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Nadine Kam is Style Editor and staff restaurant critic at the Honolulu Star-Advertiser; her food coverage in print in Wednesday's Crave section. Contact her via email at nkam@staradvertiser.com and follow her on Twitter, Instagram and Rebel Mouse.

Boost your whiskey IQ at Avenue's

By
July 2nd, 2016



PHOTOS BY NADINE KAM / nkam@staradvertiser.com

Avenue's Bar + Eatery bar manager Joseph Arakawa has a lineup of whiskeys, ryes and bourbons he wants you to try.

Whiskey was once man's domain. No more. One more sign women are taking over the world is that whiskey's resurgence is being fueled by females.

It's no coincidence the new face of Jim Beam is Mila Kunis, when over the past few years stars like Lady Gaga, Rihanna and Christina Hendricks have also shared their affection for the spirit.

Since the 1990s, the number of female whiskey drinkers has increased from 15 to 37 percent, due in part to its sweet character, and in part to the allure of crashing the old boys' club, where whiskey has enjoyed a long-standing association with power as the drink of presidents, diplomats, the rich and the mighty.

Full-bodied whiskies are a match for pork.

At Avenue's Bar + Eatery, where chef Robert Paik and bar manager Joseph Arakawa are preparing to host "Whiskey Wednesday" beginning 5:30 p.m. July 13, Arakawa said, "Men love women who love whiskey," and it's no longer unusual to see men at the bar with a fruity drink while women imbibe heavier distilled spirits.

Arakawa will be offering a lineup of 18 American bourbons, whiskeys and ryes, detailing the differences among them while guests enjoy samples with tasting bites Paik created to accentuate the various grain content of the spirits.

Flights will start at $28 for 1/2-ounce pours of bourbon or rye, and $40 for six side-by-side tastings of both. An aged flight, "The Decades," will feature 10-year-old whiskeys.
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Avenue's Bar + Eatery is at 3605 Waialae Ave. Call 744-7567.

Taking his cue from the corn mash-based whiskey, Chef Paik will be baking up some fantastic cakey, griddle cornbread with a light bruléed crust.

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Nadine Kam is Style Editor and staff restaurant critic at the Honolulu Star-Advertiser; her food coverage in print in Wednesday's Crave section. Contact her via email at nkam@staradvertiser.com and follow her on Twitter, Instagram and Rebel Mouse.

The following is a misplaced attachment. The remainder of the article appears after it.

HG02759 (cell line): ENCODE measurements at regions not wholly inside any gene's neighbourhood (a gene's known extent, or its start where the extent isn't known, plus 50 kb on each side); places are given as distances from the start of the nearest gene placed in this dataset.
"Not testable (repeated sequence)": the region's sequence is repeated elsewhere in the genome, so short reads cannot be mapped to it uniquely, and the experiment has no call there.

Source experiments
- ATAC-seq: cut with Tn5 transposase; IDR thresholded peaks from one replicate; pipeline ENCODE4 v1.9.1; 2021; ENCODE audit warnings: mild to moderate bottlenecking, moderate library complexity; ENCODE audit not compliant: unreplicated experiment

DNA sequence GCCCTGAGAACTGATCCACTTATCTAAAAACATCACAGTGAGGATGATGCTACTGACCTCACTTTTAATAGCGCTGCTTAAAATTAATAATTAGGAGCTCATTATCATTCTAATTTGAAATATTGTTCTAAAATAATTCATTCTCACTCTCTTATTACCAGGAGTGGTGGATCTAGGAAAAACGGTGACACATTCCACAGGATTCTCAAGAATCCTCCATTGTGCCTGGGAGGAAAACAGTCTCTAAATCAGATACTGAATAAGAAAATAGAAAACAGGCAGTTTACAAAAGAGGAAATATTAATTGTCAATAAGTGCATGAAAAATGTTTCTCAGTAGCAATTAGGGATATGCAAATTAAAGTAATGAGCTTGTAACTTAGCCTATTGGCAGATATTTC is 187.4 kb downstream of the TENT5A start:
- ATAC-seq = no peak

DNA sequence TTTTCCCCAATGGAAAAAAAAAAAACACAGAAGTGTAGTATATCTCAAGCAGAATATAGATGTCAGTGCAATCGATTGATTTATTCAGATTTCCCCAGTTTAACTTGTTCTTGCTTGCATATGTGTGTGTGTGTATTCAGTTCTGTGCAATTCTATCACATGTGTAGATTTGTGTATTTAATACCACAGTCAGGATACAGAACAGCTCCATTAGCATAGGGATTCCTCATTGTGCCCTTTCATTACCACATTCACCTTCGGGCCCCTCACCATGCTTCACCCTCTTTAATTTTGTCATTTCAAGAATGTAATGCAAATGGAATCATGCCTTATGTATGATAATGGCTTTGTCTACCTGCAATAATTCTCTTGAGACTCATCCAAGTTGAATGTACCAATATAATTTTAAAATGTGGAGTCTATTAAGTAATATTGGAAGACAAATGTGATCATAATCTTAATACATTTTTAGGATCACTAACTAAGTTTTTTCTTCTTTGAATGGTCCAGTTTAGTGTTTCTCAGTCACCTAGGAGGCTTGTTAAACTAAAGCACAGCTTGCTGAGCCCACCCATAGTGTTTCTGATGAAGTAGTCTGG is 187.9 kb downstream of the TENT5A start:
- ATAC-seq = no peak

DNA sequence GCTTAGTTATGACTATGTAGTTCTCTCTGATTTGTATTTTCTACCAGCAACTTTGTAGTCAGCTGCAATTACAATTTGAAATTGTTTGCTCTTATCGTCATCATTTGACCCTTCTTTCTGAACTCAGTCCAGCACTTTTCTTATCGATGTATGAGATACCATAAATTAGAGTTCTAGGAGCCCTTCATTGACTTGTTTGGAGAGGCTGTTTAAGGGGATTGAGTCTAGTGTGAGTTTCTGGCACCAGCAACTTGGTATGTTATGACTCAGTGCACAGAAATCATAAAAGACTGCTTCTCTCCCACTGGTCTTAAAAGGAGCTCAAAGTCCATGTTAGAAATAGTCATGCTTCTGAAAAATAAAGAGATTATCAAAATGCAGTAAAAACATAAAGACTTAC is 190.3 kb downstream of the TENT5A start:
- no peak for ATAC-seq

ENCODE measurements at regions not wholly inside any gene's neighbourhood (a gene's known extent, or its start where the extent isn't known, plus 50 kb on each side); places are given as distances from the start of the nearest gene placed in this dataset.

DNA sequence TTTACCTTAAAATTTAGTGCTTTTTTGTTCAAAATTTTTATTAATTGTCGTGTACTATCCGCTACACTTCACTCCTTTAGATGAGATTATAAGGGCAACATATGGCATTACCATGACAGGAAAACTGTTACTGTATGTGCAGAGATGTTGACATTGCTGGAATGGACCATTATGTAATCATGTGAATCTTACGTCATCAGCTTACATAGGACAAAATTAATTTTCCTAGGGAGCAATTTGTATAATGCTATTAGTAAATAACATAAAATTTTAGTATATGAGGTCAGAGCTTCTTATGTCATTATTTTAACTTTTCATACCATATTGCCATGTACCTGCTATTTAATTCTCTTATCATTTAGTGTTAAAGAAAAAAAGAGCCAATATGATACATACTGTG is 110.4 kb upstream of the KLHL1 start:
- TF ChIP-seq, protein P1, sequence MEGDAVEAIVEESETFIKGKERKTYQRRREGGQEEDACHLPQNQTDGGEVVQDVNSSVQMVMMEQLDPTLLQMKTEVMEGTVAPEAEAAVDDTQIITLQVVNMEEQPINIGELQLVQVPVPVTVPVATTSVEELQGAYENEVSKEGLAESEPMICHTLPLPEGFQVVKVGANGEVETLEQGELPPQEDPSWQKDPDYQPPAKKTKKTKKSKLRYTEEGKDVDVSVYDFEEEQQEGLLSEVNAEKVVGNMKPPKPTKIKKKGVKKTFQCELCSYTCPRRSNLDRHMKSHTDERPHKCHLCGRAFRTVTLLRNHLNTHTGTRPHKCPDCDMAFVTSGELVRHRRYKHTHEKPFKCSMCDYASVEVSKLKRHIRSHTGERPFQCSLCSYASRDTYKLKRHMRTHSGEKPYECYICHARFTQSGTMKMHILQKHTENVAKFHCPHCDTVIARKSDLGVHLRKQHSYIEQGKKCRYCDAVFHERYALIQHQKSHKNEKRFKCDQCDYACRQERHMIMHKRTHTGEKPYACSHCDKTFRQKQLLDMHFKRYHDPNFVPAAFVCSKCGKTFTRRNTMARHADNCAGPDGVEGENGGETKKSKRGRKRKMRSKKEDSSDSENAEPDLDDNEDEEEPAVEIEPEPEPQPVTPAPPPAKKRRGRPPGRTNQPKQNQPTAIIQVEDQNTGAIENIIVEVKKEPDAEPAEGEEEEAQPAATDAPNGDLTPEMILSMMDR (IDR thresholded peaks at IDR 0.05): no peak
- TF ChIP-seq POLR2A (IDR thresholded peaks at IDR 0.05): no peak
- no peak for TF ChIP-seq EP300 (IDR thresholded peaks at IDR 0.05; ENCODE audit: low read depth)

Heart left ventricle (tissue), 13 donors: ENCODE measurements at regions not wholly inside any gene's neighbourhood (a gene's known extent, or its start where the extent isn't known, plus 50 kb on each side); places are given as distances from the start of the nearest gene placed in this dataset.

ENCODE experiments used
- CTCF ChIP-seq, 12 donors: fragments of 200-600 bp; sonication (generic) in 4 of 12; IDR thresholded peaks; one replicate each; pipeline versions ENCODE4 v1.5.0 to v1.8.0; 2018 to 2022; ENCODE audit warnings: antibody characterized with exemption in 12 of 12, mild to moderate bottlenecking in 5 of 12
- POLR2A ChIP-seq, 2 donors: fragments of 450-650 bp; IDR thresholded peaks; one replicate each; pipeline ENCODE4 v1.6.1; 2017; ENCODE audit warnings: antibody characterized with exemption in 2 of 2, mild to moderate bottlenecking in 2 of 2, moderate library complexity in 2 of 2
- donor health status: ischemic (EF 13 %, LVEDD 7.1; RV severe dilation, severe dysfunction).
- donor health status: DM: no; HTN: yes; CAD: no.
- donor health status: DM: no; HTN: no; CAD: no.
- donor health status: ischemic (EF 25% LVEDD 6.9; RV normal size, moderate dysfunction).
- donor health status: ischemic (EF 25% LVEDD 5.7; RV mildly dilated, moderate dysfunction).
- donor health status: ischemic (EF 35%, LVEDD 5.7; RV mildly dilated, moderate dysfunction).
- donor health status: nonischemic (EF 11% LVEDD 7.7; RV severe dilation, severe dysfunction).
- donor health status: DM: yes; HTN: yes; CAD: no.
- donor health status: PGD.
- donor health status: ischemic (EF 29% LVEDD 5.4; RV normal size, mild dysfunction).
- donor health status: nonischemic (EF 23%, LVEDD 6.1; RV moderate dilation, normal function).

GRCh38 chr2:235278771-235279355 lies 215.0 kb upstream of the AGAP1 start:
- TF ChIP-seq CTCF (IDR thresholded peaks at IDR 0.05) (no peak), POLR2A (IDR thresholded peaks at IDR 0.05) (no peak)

Pastries hot out of the oven

By
July 1st, 2016



PHOTOS BY NADINE KAM / nkam@staradvertiser.com

Neko pan is one of the delightful new pastry selections at the new BRUG Bakery at Ala Moana Center.

Pastry lovers can get more than their share of daily bread now that BRUG Bakery and Kai Coffee have opened new locations.

First up, since the closing of the Shirokiya store on the Diamond Head end of Ala Moana Center, BRUG is now a solo act, moving into the lower level mauka side of the center between Lupicia and the Sanrio store.

It opened its doors June 25, offering a range of sweet and savory options, including fruit danishes, ratatouille cake, sausage rolls and adorable neko pan, complete with bread tails.

The bakery also has plans to open at Pearlridge in November, followed by the addition of a downtown branch.
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BRUG Bakery is on the mauka side street level of Ala Moana Center, next to Lupicia. Open 8 a.m. to 9 p.m. Mondays to Saturdays, and 8 a.m. to 7 p.m. Sundays. Call 945-2200 or visit brugbakery.com.

The Japanese name for this pastry translates as "North Country," in honor of BRUG's Hokkaido roots. The foccaccia is topped with fresh local produce that BRUG Bakery Hawaii president Miho Choi said is evocative of the fresh produce Hokkaido is also known for.

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SECOND SITE FOR KAI COFFEE

Bing cherry and honey ricotta soustenir from Kai Coffee.

Bing cherry and honey ricotta soustenir from Kai Coffee.

Once downtown, the bakery will find company. On the same day of Brug's opening, Kai Coffee opened the doors to its second location in downtown Honolulu's Arcade Building.

In addition to serving craft-brewed coffees ranging from cortados to lattes, the new café also marks the debut of a menu featuring Kai Coffee's own in-house baked goods, which produces dozens of savory and sweet pastries.

In addition to cafe basics such as croissants, scones and cakes, those hungry for a quick breakfast or lunch bite will find items such as banana bread and soustenirs—ciabatta and focaccia breads baked with toppings such as pastrami and onion, Black Forest ham and cheddar cheese, or baked fruit. A few salads and stew selections will round out the menu.

A sampling of peanut butter, honey and chocolate croissants.